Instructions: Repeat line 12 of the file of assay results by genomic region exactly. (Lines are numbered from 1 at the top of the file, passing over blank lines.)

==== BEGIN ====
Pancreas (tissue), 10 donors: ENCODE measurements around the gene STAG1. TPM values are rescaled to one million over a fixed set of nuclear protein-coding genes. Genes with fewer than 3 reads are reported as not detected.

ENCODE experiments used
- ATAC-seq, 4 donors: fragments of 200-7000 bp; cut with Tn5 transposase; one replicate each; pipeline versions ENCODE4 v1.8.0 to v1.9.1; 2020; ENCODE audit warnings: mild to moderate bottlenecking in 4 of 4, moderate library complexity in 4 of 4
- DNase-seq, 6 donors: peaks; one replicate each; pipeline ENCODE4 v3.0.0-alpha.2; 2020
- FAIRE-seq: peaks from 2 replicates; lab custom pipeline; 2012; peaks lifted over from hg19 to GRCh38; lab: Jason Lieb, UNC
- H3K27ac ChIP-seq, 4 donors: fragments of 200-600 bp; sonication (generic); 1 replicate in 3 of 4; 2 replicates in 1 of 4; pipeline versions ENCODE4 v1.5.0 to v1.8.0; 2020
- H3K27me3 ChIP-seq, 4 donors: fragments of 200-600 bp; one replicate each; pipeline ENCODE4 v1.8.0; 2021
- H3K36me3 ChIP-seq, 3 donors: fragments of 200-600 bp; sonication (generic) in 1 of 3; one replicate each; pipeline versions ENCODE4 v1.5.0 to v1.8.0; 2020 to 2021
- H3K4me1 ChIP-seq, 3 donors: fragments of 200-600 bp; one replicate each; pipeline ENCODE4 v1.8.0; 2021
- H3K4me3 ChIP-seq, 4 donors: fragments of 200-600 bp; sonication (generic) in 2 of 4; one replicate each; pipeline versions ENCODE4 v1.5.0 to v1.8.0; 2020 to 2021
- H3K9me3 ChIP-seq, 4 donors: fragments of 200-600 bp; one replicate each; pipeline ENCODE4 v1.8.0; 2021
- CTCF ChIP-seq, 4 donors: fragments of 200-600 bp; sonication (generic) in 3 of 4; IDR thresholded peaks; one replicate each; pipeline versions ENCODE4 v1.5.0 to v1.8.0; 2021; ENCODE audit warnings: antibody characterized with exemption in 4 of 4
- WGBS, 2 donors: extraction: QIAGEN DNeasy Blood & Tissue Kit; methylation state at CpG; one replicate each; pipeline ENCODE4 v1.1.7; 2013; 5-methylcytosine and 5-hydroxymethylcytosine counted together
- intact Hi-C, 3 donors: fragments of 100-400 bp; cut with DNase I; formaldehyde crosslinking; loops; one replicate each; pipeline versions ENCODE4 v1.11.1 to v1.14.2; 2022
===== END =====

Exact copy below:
- CTCF ChIP-seq, 4 donors: fragments of 200-600 bp; sonication (generic) in 3 of 4; IDR thresholded peaks; one replicate each; pipeline versions ENCODE4 v1.5.0 to v1.8.0; 2021; ENCODE audit warnings: antibody characterized with exemption in 4 of 4